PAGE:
A presentist may try to argue that point presentism does not violate a conceptual truth, but this would lead them to trouble when trying to explain how certain objects of the present (objects that exists) cease to exist (fade into the past). I do not think this is a suitable defense of presentism against STR. I think if a presentist is to hold their view, then they must look for a way of fitting the outcomes of STR into that view. Point presentism attempts to change presentism in such a way that makes it compatible with STR, and fails to do so. Presentists should rather attempt to change STR in such a way that makes it compatible with presentism. I believe this is what Markosian (2004) attempts to do in his defense of presentism. I will now consider this defense and explain why I find it more compelling than Point Presentism.
In his defense of presentism, Markosian (2004) considers whether STR contains “enough philosophical baggage built into it to â€¦ entail the proposition that there is no such relation as absolute simultaneity” (p31, Markosian, 2004). If this is not the case, then there is no reason to assume that STR poses problems for presentism. Marksoian asks us to consider two different types of STR (p31, Markosian, 2004):
STR+ : This version of STR does have enough philosophical baggage built into it to entail that there is no such thing as absolute simultaneity.
STR-: This version of STR does not have enough philosophical baggage built into it to entail that there is no such thing as absolute simultaneity.
Markosian rejects STR+ and accepts STR-. I believe the reasons for why he thinks this is key to any presentist wishing to defend their view against STR. All empirical evidence which suggests that STR+ is true, equally supports STR- (p31, Markosian 2004). Just because it is “not physically possible to determine whether two objects or events are absolutely simultaneous” (p31, Markosian) does not entail that there is no such thing as absolute simultaneity, and no absolute present. Consider the ‘Andromeda Paradox’ as explained earlier. From their own frame of reference (or plain of simultaneity) their idea of what event is present is different  . The presentist is able to agree with this view. Agreeing with this, does not mean they must reject their view on absolute simultaneity or their view that an absolute present exists. It may be the case that an absolute rest frame is not accessible to us. The presentist can reject the first postulate of STR. With this said, it seems the eternalist is unable to refute presentism by appealing to STR, and it looks likely that any such argument will end in a stalemate. The eternalist and presentist view with regards to STR can be summed up as follows:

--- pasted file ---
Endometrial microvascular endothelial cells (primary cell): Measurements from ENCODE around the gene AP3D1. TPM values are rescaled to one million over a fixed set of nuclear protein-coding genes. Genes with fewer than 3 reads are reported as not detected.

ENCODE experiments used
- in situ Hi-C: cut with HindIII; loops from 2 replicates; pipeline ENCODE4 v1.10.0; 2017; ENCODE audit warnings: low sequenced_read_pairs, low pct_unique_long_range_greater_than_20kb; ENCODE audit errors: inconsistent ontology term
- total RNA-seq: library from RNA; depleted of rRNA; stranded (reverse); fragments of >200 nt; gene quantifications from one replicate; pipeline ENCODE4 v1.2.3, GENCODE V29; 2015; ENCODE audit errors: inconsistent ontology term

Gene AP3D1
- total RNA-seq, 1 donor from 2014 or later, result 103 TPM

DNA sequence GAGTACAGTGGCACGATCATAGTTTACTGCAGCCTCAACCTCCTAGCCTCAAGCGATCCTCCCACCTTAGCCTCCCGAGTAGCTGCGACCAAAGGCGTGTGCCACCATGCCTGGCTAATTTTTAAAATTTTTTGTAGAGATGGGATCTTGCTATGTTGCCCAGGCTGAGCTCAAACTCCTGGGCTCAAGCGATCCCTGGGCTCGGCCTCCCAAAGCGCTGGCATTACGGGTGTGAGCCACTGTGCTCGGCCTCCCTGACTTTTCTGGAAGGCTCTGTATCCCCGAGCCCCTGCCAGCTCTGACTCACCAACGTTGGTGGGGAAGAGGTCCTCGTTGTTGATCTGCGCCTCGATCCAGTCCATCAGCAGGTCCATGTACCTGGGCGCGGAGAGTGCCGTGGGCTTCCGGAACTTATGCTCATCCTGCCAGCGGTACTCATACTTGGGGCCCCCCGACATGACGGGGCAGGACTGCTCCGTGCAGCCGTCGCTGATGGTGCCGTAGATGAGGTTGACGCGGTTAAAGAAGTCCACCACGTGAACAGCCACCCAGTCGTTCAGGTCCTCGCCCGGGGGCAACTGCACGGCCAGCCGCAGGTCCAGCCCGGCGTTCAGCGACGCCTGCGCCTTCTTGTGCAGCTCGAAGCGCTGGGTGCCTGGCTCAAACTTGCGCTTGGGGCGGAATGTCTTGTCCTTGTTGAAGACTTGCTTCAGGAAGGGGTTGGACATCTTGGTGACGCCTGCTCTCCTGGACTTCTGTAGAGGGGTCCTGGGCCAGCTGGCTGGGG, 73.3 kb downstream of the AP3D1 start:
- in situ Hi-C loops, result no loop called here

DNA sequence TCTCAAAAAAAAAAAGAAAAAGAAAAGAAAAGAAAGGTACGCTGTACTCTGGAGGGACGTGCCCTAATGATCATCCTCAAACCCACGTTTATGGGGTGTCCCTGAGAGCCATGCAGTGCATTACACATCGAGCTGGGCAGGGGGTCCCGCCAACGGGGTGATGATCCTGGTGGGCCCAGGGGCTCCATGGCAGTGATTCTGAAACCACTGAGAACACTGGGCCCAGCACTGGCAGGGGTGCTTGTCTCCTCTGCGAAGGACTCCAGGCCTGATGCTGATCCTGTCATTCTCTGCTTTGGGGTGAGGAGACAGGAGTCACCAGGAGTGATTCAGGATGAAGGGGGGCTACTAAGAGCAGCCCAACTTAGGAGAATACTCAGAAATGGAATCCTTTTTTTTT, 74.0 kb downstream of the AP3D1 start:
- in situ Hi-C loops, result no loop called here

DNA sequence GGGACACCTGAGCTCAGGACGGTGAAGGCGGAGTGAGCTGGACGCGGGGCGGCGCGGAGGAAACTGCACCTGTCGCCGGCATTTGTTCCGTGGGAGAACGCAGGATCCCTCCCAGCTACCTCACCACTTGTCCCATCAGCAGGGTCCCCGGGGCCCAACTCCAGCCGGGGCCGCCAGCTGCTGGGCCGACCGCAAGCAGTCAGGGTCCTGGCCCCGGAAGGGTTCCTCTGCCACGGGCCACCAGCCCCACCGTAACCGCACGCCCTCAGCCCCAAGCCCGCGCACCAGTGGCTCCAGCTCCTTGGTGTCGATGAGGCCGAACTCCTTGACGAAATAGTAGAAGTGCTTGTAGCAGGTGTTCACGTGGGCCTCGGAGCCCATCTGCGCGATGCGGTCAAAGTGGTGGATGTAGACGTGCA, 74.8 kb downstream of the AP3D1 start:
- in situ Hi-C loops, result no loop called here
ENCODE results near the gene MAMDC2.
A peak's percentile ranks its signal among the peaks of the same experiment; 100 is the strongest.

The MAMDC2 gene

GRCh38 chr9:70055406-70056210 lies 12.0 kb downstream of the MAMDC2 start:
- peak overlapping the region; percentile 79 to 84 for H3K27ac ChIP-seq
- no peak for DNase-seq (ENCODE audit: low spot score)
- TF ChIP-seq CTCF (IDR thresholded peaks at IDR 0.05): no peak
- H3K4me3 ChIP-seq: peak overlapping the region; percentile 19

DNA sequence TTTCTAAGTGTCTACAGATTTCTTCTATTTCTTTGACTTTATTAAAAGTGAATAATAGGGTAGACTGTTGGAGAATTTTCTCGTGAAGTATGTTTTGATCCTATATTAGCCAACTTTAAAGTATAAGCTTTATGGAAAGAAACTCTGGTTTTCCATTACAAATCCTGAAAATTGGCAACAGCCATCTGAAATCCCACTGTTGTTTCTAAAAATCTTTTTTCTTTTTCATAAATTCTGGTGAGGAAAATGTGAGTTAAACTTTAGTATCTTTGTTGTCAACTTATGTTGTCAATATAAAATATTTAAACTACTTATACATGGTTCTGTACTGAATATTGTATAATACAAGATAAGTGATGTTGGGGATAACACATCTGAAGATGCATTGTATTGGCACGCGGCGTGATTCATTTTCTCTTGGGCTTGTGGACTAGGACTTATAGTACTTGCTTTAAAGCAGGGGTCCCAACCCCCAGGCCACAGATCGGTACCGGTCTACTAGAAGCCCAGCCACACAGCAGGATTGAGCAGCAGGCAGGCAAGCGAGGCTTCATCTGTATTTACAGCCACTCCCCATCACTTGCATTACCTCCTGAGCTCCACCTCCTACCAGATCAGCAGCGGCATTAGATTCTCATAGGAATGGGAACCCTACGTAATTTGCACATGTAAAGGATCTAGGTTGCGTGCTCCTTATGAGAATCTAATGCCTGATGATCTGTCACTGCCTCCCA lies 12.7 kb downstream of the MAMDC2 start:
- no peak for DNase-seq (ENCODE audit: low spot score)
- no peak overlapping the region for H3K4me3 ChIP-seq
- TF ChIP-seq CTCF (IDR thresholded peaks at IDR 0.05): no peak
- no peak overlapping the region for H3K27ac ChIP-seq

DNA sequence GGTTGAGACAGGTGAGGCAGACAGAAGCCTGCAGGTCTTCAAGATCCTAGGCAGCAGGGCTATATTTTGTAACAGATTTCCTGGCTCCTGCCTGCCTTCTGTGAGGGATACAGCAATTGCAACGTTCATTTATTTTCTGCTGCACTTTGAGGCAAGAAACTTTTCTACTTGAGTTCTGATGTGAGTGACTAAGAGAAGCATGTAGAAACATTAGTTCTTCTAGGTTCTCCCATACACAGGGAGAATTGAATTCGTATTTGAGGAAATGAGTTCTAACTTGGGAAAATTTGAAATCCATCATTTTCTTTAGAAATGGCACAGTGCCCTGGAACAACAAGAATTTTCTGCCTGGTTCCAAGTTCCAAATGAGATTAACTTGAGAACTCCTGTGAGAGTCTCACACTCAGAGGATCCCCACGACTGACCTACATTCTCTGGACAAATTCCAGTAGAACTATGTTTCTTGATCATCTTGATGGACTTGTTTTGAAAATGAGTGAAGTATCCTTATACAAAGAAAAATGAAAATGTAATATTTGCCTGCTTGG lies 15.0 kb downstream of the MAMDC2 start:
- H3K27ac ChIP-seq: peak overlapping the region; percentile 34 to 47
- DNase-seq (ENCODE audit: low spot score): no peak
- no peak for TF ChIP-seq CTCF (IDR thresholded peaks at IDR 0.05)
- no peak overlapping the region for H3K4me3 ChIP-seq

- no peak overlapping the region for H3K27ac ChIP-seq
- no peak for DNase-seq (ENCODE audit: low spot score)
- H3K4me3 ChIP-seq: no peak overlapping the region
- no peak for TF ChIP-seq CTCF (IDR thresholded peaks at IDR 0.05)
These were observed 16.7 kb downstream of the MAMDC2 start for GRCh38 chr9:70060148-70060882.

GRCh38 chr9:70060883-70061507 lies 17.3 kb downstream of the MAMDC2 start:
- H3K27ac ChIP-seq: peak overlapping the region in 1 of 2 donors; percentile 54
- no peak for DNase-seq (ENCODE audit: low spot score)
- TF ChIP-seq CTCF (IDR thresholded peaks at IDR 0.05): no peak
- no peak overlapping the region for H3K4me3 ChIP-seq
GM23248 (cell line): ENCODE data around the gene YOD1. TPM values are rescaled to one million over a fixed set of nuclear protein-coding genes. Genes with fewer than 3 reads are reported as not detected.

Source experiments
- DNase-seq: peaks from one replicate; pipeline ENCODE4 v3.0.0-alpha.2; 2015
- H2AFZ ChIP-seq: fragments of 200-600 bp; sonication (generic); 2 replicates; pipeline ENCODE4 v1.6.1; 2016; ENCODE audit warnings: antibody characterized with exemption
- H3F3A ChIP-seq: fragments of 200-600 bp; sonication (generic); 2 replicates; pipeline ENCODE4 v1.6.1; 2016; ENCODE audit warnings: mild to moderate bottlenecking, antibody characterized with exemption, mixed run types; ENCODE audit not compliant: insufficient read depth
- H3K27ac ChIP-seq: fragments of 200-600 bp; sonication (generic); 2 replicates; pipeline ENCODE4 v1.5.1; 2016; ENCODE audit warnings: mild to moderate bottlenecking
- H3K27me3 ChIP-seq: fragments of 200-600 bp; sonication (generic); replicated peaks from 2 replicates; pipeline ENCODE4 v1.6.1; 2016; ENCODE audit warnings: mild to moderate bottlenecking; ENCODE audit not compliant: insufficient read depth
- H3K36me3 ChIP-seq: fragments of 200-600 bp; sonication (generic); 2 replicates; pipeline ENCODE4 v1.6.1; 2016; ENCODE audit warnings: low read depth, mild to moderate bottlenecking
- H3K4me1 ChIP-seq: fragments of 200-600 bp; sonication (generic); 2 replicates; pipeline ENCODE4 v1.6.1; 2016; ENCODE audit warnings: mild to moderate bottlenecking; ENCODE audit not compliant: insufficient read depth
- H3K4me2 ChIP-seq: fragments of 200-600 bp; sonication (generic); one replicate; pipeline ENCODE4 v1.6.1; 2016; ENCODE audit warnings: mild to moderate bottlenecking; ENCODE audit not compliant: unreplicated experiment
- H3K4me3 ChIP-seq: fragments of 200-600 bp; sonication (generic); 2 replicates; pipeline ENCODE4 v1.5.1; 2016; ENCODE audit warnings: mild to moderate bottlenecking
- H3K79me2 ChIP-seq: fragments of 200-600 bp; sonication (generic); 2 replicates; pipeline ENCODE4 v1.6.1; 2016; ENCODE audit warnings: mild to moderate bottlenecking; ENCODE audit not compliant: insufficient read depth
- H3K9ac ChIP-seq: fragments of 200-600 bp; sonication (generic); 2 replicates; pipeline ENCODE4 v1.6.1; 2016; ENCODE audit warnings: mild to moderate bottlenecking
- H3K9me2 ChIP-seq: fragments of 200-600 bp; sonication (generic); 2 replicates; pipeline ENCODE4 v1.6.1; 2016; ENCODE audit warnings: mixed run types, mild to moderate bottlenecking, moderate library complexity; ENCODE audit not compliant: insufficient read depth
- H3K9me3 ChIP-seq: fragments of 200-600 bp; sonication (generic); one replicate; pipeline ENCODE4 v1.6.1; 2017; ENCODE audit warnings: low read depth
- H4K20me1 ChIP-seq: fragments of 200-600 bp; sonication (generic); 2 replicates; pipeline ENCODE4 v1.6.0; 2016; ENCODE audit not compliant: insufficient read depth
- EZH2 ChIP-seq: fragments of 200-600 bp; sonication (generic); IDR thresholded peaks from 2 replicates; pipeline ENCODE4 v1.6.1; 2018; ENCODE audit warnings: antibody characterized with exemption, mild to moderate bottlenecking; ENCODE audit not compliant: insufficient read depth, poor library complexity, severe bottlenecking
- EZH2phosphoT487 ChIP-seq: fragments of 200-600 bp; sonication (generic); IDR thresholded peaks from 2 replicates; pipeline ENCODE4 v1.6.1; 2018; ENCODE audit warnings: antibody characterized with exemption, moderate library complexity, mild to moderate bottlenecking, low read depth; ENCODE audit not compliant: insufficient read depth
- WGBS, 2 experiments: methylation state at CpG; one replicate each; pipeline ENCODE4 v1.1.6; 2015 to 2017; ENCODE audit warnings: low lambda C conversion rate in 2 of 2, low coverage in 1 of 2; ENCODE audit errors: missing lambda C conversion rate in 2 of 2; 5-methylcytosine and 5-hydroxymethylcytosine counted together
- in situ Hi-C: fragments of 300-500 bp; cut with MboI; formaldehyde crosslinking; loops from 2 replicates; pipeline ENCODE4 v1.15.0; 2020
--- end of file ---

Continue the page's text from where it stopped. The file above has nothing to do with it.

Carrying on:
Eternalist – STR is true and entails there is no absolute simultaneity or absolute present. Therefore, presentism is incorrect.
Presentist – STR being true does not entail there is no absolute simultaneity or absolute present. It entails that these are not accessible to us, but nonetheless may still exist. According to me, they do exist.
It’s impossible to say whether either view is true or false (How would one prove that there is or isn’t an absolute rest frame?), resulting in a stalemate. It’s certainly seems that it’s not necessarily true that STR refutes presentism.
In this essay, I have achieved what I had set out to do. I have defined and explained what both presentism and eternalism entail. I’ve made it clear what the differences between the two are and I’ve shown that it’s important to understand what the word ‘exists’ mean when discussing both views. I have also explained and discussed the Special Theory of Relativity. In doing so, I have shown how the paradoxes it leads to, causes problems for presentism, and have shown why the eternalist might try to attack presentism using STR. Finally, I considered ways in which the presentist may try to defend their position against STR and the eternalist. I have shown that any attempt by the eternalist to use STR against presentism will result in a stalement. The empirical evidence which supports STR+ equally supports STR-, and the presentist only needs to reject STR+ and accept STR-. The problem with using STR to attack presentism is that STR+ must be assumed to be true. It is not necessarily the case that STR+ is true, and the presentist may use this point in defending their position. STR+ (or a theory with the same consequences) may be shown to be true someday, but until that day comes, the eternalist should make use of some other weapon in trying to attack presentism.